Just about every central bank in the world has managed a terrible job stabilizing their currency. Gold is used as a measure against inflation and is valued against every nation’s currency.

Right now gold has reached all-time highs in over 70 countries worldwide. Some of these countries currency is depreciating so rapidly that the citizens are experiencing high consumer prices.

A better alternative to the centralized banking system will be to have banks decentralized and gold used as money. From 1776 through 1933, gold was money, and the dollar remained stable. However, the dollar began to lose value starting in 1914, right after the creation of the Federal Reserve Act.

The Fed’s loose monetary policies enabled consumers to buy on credit and caused the economic boom of the roaring twenties. Due to the expansion of the credit, the price of gold should have risen above $20 an ounce.

Instead, the government eventually responded by removing the US gold standard amid the Great Depression in 1932, to better fund the incoming social programs such as the New Deal and Social Security.

The Fed Is Politically Motivated

Fastfoward to today, it’s hard to not notice the political tension between President Trump and Federal Reserve Chairman Powell. On the one hand, President Trump believes that the rate hikes were a mistake. On the other hand, chairman Powell thinks the decision to hike rates was the right decision.

However, the stock market began to crumble after the last rate hike in December. The Fed quickly followed up with the announcement of no rate hikes for 2019 and will end the unwinding of the balance sheet in September.

While the Fed won’t admit it, they’re practically playing into what Trump wants, a low-interest rate policy. If rates don’t remain low, there’s a good chance that the economy will crash for the same reasons as the 2008 crash occurred. Don’t be surprised if the Fed enacts several rate cuts sometime this year.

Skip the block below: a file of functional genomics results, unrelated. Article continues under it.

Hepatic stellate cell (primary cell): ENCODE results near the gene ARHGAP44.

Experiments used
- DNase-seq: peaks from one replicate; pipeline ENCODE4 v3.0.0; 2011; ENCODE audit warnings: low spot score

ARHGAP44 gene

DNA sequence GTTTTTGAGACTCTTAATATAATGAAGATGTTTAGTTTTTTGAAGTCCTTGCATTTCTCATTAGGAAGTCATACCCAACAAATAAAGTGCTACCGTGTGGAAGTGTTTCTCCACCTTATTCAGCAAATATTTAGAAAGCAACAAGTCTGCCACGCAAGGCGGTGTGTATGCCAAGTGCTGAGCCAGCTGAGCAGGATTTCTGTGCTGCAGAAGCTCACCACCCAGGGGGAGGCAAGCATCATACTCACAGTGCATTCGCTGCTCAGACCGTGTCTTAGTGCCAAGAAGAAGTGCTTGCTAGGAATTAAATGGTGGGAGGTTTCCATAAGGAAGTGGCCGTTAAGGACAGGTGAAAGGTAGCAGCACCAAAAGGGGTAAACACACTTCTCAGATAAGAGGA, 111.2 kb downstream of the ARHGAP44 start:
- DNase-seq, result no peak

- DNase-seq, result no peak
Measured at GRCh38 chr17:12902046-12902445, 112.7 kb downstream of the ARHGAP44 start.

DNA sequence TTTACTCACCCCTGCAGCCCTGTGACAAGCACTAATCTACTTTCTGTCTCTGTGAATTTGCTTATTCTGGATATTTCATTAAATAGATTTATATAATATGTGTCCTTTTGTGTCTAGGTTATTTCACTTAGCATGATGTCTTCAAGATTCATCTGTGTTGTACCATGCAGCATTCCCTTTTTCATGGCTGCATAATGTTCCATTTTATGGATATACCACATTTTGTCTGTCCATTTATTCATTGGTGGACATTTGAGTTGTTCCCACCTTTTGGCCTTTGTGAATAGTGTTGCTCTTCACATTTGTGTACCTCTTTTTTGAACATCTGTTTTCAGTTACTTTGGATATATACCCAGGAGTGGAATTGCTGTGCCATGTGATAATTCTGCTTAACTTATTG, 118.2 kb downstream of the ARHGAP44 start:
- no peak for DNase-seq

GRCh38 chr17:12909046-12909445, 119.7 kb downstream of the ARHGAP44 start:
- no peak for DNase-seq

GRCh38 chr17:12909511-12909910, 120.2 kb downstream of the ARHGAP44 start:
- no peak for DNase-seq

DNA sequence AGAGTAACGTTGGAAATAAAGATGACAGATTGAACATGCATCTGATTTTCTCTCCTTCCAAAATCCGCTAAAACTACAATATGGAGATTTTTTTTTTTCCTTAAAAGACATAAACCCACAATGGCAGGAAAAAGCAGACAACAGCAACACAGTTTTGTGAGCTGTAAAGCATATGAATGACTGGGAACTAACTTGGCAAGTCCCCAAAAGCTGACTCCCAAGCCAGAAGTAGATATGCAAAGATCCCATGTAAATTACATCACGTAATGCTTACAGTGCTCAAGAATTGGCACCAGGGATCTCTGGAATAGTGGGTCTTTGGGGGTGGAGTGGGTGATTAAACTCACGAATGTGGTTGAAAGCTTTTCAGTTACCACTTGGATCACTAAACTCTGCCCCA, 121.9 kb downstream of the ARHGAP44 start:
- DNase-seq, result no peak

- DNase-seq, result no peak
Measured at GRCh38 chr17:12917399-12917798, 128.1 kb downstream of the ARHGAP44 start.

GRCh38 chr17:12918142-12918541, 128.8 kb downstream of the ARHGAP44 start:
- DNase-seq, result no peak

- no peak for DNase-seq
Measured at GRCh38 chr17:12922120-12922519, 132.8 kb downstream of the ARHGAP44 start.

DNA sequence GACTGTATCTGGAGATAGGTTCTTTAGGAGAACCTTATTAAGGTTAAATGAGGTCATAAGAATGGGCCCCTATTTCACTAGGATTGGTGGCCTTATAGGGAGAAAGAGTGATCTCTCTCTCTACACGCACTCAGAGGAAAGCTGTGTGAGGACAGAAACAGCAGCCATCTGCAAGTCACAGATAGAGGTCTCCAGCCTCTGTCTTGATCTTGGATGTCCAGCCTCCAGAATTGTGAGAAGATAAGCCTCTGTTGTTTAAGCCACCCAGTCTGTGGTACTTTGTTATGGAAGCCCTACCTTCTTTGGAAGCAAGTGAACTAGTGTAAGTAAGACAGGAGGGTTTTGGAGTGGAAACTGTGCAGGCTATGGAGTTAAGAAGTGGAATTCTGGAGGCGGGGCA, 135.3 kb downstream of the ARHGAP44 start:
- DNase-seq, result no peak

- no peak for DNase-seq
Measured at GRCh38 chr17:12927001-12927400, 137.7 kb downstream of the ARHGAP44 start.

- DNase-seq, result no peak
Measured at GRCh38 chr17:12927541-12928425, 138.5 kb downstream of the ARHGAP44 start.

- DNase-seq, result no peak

People should be In Charge of the Monetary System

The people should be in charge of the monetary system, not the Federal Reserve. Gold will maintain the stability of the US dollar’s purchasing power. The government will not be able to squander wealth if gold is money.

Of course, it’ll be up to the people to defend the gold standard. Without the support of the US citizens, a gold standard will not last. The government will eventually replace it with another fiat monetary system, causing the cycle of cheap money and political corruption to begin anew.

Why We Need Banks

Although we do not need the Federal Reserve, we still need banks to help facilitate economic growth. Banks will aid in assisting with personal savings and transactions. As I stated in a previous post, savings is essential for economic growth.

Savings allows for the expansion of capital goods which can help promote economic productivity. And banks will be the mediators that will help with the lending process.

If we were to go to a sound banking system, we’re likely to experience an economic boom that will undoubtedly increase the nation’s standard of living. In fact, due to the lack of monetary credit expansions, we will not experience recessions or depressions.

I believe in due time; the average individual will come to understand how reckless central banks are. Individuals will want to abolish these banking cartels and go back to sound money. It’s possible that the people will wake up to the fraudulent system during the next economic crisis. Perhaps then they’ll understand how banks should operate.

I, at least certainly hope so.